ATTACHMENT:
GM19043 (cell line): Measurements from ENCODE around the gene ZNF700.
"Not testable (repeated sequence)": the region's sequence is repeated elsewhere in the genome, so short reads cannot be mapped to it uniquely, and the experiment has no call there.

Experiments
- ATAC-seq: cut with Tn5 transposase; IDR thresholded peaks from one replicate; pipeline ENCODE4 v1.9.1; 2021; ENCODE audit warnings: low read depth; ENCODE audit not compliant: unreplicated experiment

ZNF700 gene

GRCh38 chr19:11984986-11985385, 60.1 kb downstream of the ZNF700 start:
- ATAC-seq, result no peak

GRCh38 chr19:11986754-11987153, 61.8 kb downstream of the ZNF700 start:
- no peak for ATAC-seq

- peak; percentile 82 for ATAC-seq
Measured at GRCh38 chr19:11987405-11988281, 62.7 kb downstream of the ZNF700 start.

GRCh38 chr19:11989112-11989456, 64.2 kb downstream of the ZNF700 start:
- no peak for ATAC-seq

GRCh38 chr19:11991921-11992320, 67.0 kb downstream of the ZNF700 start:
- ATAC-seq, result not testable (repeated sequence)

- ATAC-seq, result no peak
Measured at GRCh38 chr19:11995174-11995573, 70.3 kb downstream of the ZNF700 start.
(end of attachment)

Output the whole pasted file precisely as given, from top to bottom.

GM19043 (cell line): Measurements from ENCODE around the gene ZNF700.
"Not testable (repeated sequence)": the region's sequence is repeated elsewhere in the genome, so short reads cannot be mapped to it uniquely, and the experiment has no call there.

Experiments
- ATAC-seq: cut with Tn5 transposase; IDR thresholded peaks from one replicate; pipeline ENCODE4 v1.9.1; 2021; ENCODE audit warnings: low read depth; ENCODE audit not compliant: unreplicated experiment

ZNF700 gene

GRCh38 chr19:11984986-11985385, 60.1 kb downstream of the ZNF700 start:
- ATAC-seq, result no peak

GRCh38 chr19:11986754-11987153, 61.8 kb downstream of the ZNF700 start:
- no peak for ATAC-seq

- peak; percentile 82 for ATAC-seq
Measured at GRCh38 chr19:11987405-11988281, 62.7 kb downstream of the ZNF700 start.

GRCh38 chr19:11989112-11989456, 64.2 kb downstream of the ZNF700 start:
- no peak for ATAC-seq

GRCh38 chr19:11991921-11992320, 67.0 kb downstream of the ZNF700 start:
- ATAC-seq, result not testable (repeated sequence)

- ATAC-seq, result no peak
Measured at GRCh38 chr19:11995174-11995573, 70.3 kb downstream of the ZNF700 start.